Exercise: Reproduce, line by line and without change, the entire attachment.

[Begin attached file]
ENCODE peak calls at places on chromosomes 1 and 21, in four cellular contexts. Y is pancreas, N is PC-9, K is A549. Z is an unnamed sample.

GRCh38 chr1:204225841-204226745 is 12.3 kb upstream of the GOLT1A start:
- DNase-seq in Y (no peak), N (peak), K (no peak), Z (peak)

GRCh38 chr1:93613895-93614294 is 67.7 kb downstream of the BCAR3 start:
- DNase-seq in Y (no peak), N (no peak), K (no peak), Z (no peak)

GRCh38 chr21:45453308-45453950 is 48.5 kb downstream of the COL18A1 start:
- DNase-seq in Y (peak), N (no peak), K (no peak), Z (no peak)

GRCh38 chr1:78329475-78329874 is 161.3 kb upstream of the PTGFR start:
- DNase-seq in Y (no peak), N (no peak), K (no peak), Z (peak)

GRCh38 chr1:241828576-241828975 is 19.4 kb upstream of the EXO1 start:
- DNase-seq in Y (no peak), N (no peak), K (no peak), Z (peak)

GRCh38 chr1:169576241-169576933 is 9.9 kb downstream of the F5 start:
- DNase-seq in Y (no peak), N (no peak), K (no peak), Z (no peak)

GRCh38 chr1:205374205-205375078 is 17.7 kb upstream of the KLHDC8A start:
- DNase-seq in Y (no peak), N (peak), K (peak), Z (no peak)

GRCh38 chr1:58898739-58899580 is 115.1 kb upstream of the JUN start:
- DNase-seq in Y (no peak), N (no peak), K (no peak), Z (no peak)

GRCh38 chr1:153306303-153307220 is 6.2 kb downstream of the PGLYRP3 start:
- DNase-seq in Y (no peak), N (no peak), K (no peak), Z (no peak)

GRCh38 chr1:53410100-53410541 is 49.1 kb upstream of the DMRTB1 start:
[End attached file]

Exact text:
ENCODE peak calls at places on chromosomes 1 and 21, in four cellular contexts. Y is pancreas, N is PC-9, K is A549. Z is an unnamed sample.

GRCh38 chr1:204225841-204226745 is 12.3 kb upstream of the GOLT1A start:
- DNase-seq in Y (no peak), N (peak), K (no peak), Z (peak)

GRCh38 chr1:93613895-93614294 is 67.7 kb downstream of the BCAR3 start:
- DNase-seq in Y (no peak), N (no peak), K (no peak), Z (no peak)

GRCh38 chr21:45453308-45453950 is 48.5 kb downstream of the COL18A1 start:
- DNase-seq in Y (peak), N (no peak), K (no peak), Z (no peak)

GRCh38 chr1:78329475-78329874 is 161.3 kb upstream of the PTGFR start:
- DNase-seq in Y (no peak), N (no peak), K (no peak), Z (peak)

GRCh38 chr1:241828576-241828975 is 19.4 kb upstream of the EXO1 start:
- DNase-seq in Y (no peak), N (no peak), K (no peak), Z (peak)

GRCh38 chr1:169576241-169576933 is 9.9 kb downstream of the F5 start:
- DNase-seq in Y (no peak), N (no peak), K (no peak), Z (no peak)

GRCh38 chr1:205374205-205375078 is 17.7 kb upstream of the KLHDC8A start:
- DNase-seq in Y (no peak), N (peak), K (peak), Z (no peak)

GRCh38 chr1:58898739-58899580 is 115.1 kb upstream of the JUN start:
- DNase-seq in Y (no peak), N (no peak), K (no peak), Z (no peak)

GRCh38 chr1:153306303-153307220 is 6.2 kb downstream of the PGLYRP3 start:
- DNase-seq in Y (no peak), N (no peak), K (no peak), Z (no peak)

GRCh38 chr1:53410100-53410541 is 49.1 kb upstream of the DMRTB1 start: